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Which G3 Ferrari pizza oven is better, the Napoletana or the Delizia?

The pizza ovens from G3 Ferrari are something like the gateway drug for aspiring pizza bakers. For example, we gave a G3 Ferrari Delizia to a friend who is a hobby pizzaiolo years ago. In addition to the G3 Ferrari Delizia, there is now also the more expensive G3 Ferrari Napoletana. There are no direct comparisons of the two ovens on the Internet and the descriptions in the online shops are rather poor. Accordingly, a comparison is long overdue.

Unboxing and temperature test

On the left the Napoletana in red and on the right the Delizia in Škoda grey.

Both ovens are delivered in compact cardboard boxes, which promise full-bodied baking temperatures of up to 400° Celsius. Both ovens also come with something like pizza peels, which have the same problem as those of the Ariete pizza oven . Compared to the Ariete, the peels on the G3 Ferrari ovens are at least made of aluminum and don't bend immediately. The G3 Ferrari Snack Napoletana also comes with a second cordierite stone for the lid, so that the pizza oven can also be used as a sandwich toaster.

The 400° Celsius promise is tested immediately when heating up the two ovens. As is usual with cheap ovens that are virtually uninsulated, the temperatures fluctuate massively between the operating modes - a pizza can only be baked when the heating element is switched on (therefore always preheat to level 2.5 and set to 3 as soon as the pizza is in the oven).

To ensure that the test is fair for both ovens, the temperature of the stone was measured immediately after the temperature was reached (and thus when the thermostat switched off). See the video on Instagram for proof of this .

The G3 Ferrari Napoletana is the first to be tested for temperature. It only reaches 318°C and is therefore more in the league of household ovens . The controls get nice and warm, but the Delizia has this problem too, albeit to a lesser extent.

To bake pizza, the two spacers visible at the top of the picture must be folded down (they are part of the sandwich function). Regardless of whether the spacers were used or not, the Napoletana was less hot than the Delizia both times.

The dials on the Napoletana reach a very warm 90.9° Celsius and those on the Delizia are also not exactly pleasant to the touch at 86.6° but at least a little cooler.

The G3 Ferrari Delizia reaches 363.7°C, which is slightly less than the Ariete pizza oven in the test but still a lot better than the G3 Ferrari Napoletana. This is particularly astonishing as both G3 Ferrari ovens work with 1200 watts.

Baking temperatures of 400° should therefore actually be possible at outside temperatures of a comfortably warm 58° Celsius.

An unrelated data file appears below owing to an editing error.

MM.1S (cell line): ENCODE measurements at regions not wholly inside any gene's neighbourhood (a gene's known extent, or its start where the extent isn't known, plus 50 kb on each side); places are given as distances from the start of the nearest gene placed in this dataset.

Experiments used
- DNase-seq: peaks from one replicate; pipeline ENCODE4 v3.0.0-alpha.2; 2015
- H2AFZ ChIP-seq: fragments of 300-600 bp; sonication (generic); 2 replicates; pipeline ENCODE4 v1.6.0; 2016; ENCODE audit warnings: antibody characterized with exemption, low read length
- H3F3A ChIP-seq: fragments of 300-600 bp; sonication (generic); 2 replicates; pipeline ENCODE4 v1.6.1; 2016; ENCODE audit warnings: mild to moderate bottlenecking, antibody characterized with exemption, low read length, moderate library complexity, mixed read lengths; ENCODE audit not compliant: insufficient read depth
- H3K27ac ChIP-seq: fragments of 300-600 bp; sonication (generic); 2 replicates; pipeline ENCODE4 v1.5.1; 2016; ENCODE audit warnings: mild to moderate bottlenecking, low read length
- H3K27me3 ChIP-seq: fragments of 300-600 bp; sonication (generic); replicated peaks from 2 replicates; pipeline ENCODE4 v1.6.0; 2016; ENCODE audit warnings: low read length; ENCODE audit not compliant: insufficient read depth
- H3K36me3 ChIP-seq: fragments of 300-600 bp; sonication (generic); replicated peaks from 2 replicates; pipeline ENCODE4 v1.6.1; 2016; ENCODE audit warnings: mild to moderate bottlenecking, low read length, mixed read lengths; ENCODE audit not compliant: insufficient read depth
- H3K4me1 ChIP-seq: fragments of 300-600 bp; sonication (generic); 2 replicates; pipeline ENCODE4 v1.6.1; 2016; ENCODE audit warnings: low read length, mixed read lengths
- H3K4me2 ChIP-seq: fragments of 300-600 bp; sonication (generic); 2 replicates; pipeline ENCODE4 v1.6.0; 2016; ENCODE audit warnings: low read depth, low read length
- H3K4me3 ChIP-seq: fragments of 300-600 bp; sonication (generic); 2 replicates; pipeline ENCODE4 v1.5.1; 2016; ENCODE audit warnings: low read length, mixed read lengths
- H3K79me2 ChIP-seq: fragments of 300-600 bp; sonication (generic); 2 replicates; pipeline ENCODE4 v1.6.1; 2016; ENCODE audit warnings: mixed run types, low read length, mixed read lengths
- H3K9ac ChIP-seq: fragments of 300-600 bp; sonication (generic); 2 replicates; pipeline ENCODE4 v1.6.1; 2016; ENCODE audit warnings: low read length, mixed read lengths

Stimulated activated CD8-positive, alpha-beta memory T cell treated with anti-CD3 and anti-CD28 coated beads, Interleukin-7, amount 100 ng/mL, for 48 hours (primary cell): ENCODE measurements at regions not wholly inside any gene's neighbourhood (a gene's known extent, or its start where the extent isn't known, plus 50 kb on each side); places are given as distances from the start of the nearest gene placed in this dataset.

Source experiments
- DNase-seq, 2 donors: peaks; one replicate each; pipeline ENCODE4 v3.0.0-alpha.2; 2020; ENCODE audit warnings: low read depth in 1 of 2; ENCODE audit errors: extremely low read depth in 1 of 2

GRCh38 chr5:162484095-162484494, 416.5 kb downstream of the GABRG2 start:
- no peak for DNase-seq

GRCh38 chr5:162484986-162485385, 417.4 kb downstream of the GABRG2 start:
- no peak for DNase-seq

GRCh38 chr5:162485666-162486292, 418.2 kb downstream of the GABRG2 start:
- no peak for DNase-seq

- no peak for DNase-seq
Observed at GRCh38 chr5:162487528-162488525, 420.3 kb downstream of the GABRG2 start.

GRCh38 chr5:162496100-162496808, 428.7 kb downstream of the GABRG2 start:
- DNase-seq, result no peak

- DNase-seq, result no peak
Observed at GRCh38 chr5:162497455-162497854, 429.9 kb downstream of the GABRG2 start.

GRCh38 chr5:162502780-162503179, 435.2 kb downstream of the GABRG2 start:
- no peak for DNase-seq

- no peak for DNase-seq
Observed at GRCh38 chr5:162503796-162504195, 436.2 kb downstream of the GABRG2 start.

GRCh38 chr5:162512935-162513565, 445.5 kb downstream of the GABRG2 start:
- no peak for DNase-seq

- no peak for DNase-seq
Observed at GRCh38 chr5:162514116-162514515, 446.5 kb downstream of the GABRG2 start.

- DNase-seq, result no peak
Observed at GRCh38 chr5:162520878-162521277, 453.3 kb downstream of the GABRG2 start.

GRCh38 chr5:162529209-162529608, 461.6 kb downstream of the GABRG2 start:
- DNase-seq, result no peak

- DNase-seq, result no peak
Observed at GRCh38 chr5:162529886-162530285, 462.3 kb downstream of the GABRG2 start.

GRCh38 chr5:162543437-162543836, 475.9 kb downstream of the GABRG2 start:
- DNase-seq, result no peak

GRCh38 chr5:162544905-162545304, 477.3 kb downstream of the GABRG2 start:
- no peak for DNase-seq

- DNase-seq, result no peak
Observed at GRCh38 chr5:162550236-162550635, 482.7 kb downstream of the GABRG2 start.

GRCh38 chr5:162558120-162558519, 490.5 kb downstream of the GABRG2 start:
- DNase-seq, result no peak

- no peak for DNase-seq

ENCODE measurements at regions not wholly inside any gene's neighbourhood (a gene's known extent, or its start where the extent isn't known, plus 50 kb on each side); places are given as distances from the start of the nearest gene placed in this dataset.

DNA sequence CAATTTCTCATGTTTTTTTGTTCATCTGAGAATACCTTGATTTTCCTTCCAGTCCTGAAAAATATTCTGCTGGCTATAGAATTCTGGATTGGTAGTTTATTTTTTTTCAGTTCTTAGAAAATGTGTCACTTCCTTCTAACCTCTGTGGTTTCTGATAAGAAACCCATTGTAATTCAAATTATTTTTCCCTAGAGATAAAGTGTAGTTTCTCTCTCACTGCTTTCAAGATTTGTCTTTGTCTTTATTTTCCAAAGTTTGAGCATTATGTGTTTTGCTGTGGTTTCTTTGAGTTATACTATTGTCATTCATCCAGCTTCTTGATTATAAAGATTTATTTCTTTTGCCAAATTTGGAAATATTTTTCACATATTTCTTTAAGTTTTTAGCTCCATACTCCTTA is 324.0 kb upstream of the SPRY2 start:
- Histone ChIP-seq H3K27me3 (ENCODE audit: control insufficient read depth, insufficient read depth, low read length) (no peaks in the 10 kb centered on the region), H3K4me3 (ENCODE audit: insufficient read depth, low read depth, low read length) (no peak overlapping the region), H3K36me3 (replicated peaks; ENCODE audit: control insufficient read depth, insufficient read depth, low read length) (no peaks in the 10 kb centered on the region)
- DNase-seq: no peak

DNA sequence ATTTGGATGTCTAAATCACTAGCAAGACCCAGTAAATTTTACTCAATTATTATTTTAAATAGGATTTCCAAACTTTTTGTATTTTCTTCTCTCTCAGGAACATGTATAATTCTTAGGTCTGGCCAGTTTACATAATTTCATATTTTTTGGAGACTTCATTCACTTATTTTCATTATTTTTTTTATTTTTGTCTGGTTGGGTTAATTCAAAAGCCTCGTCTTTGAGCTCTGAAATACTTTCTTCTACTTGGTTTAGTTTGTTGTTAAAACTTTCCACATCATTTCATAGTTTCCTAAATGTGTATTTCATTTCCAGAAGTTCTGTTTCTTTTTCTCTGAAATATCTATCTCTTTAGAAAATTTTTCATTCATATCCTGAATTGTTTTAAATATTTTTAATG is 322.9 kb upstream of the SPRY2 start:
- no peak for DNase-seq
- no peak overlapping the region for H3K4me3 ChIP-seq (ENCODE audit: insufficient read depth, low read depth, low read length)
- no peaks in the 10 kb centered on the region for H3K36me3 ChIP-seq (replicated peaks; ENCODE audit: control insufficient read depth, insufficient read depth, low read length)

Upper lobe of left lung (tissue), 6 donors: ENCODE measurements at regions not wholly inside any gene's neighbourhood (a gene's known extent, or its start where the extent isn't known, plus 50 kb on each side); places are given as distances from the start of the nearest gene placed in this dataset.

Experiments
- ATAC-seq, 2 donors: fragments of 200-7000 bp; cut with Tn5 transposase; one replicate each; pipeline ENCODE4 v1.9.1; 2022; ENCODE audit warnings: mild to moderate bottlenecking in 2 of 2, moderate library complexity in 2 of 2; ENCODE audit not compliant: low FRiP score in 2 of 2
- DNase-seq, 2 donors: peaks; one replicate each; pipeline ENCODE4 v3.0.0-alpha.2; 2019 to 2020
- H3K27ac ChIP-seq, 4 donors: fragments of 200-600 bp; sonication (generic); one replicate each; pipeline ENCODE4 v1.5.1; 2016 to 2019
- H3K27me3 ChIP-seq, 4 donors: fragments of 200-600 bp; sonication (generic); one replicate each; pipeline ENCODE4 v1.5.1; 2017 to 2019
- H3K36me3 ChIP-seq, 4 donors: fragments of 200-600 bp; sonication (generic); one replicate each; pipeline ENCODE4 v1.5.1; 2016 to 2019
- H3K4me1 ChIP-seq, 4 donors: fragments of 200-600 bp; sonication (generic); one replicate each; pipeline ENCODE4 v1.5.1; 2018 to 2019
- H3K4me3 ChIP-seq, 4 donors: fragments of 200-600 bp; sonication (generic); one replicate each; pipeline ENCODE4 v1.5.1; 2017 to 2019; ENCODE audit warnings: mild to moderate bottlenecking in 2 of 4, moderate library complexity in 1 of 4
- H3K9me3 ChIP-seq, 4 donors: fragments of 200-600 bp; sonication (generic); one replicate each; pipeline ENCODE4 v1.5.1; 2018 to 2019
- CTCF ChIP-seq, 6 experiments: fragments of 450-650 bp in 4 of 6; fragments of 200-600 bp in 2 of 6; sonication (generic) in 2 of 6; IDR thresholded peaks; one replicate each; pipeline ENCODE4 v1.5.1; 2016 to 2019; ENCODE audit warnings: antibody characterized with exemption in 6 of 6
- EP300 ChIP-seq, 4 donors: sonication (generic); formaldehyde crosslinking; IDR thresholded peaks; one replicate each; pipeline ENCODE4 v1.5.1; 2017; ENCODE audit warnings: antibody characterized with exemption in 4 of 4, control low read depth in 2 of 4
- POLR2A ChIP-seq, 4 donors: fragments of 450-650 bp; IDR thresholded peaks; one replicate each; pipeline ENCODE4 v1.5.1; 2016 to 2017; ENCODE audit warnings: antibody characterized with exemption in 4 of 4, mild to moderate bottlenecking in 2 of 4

Of course, the two pizza ovens from G3 Ferrari also have to face a Margherita. For the dough, we stuck to the recipe , plus or minus at least - which turned out to be a very bad idea. I reduced the amount of yeast massively, which unfortunately turned out to be a mistake - in future I should also use our products like the precision scale and be a little less careful with wrist x π. If Ziomarco were to write here, it would be because of the organic dry yeast used ;) but I can assure you that very good results can be achieved with organic products too. Simply keep the slightly high yeast values from the recipe and measure them precisely. In the test, I used a Caputo Doppio Zero as the flour.

The dough balls that are unworthy of make you feel sorry for the ovens that have to be fed with them.

We gave the included "pizza shovels" another try. As expected, they are extremely impractical - simply because you have to use them with both hands and therefore need a third hand to open the oven.

"Pizza shovels" from G3 Ferrari, probably better suited for frozen pizzas.

After switching to real pizza peels, the baking test really picked up speed.

Prevents melted plastic and burnt fingers, a real pizza peel.

The results from the two ovens, the pizza from the Napoletana on the left and those from the Delizia on the right.

While the pizza from the Napoletana is almost a pizza bianca despite the tomatoes, the one from the Delizia at least has the beginnings of a leopard pattern.


The two ovens from G3 Ferrari differ quite significantly, including in terms of price. While the Delizia costs just over CHF 80, the Napoletana costs around CHF 140. Despite the higher price and the name, the Napoletana is completely unsuitable for Neapolitan pizza. The Napoletana will certainly have its place for piadine, panino and other types of sandwiches, i.e. as a sandwich toaster (with the second cordierite stone) and occasionally for a frozen pizza, but not for pizza bakers. They can safely go for the Delizia, which is almost CHF 60 cheaper, and still get better pizzas.

PS the CHF 60 saved are well invested here

Whether you choose the Ariete pizza oven or the G3 Ferrari Delizia is more a question of price and design preference, as the two ovens are not that different.


Like all tests by, this test was also carried out on our own account, so it is impossible for the manufacturer to influence it. It is the free opinion of the author.

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